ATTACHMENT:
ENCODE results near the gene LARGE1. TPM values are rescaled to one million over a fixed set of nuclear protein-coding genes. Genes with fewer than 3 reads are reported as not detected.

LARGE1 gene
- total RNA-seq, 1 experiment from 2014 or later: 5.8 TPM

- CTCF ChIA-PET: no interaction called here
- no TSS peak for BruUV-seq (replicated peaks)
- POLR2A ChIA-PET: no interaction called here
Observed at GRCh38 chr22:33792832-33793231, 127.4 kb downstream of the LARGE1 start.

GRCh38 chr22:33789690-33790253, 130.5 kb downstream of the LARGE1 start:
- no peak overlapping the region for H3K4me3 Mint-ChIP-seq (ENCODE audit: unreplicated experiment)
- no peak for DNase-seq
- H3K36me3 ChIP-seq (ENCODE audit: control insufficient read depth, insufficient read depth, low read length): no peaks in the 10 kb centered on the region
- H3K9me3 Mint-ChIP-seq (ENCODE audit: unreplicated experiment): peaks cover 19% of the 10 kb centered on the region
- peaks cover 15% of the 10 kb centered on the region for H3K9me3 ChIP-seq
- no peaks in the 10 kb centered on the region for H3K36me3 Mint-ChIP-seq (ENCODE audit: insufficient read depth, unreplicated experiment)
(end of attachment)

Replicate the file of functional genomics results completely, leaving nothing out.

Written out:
ENCODE results near the gene LARGE1. TPM values are rescaled to one million over a fixed set of nuclear protein-coding genes. Genes with fewer than 3 reads are reported as not detected.

LARGE1 gene
- total RNA-seq, 1 experiment from 2014 or later: 5.8 TPM

- CTCF ChIA-PET: no interaction called here
- no TSS peak for BruUV-seq (replicated peaks)
- POLR2A ChIA-PET: no interaction called here
Observed at GRCh38 chr22:33792832-33793231, 127.4 kb downstream of the LARGE1 start.

GRCh38 chr22:33789690-33790253, 130.5 kb downstream of the LARGE1 start:
- no peak overlapping the region for H3K4me3 Mint-ChIP-seq (ENCODE audit: unreplicated experiment)
- no peak for DNase-seq
- H3K36me3 ChIP-seq (ENCODE audit: control insufficient read depth, insufficient read depth, low read length): no peaks in the 10 kb centered on the region
- H3K9me3 Mint-ChIP-seq (ENCODE audit: unreplicated experiment): peaks cover 19% of the 10 kb centered on the region
- peaks cover 15% of the 10 kb centered on the region for H3K9me3 ChIP-seq
- no peaks in the 10 kb centered on the region for H3K36me3 Mint-ChIP-seq (ENCODE audit: insufficient read depth, unreplicated experiment)